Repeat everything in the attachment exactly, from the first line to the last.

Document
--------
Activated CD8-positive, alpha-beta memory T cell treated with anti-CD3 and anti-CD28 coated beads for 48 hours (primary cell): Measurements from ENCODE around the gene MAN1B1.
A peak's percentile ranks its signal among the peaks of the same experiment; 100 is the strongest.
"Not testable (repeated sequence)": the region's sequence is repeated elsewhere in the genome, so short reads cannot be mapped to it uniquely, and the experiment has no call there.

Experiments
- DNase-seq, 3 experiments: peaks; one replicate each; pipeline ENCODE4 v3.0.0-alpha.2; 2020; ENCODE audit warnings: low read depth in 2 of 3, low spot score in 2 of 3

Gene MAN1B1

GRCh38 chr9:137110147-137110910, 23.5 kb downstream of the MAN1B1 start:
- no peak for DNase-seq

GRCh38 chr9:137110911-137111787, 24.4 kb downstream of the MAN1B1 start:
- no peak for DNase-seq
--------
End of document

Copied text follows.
Activated CD8-positive, alpha-beta memory T cell treated with anti-CD3 and anti-CD28 coated beads for 48 hours (primary cell): Measurements from ENCODE around the gene MAN1B1.
A peak's percentile ranks its signal among the peaks of the same experiment; 100 is the strongest.
"Not testable (repeated sequence)": the region's sequence is repeated elsewhere in the genome, so short reads cannot be mapped to it uniquely, and the experiment has no call there.

Experiments
- DNase-seq, 3 experiments: peaks; one replicate each; pipeline ENCODE4 v3.0.0-alpha.2; 2020; ENCODE audit warnings: low read depth in 2 of 3, low spot score in 2 of 3

Gene MAN1B1

GRCh38 chr9:137110147-137110910, 23.5 kb downstream of the MAN1B1 start:
- no peak for DNase-seq

GRCh38 chr9:137110911-137111787, 24.4 kb downstream of the MAN1B1 start:
- no peak for DNase-seq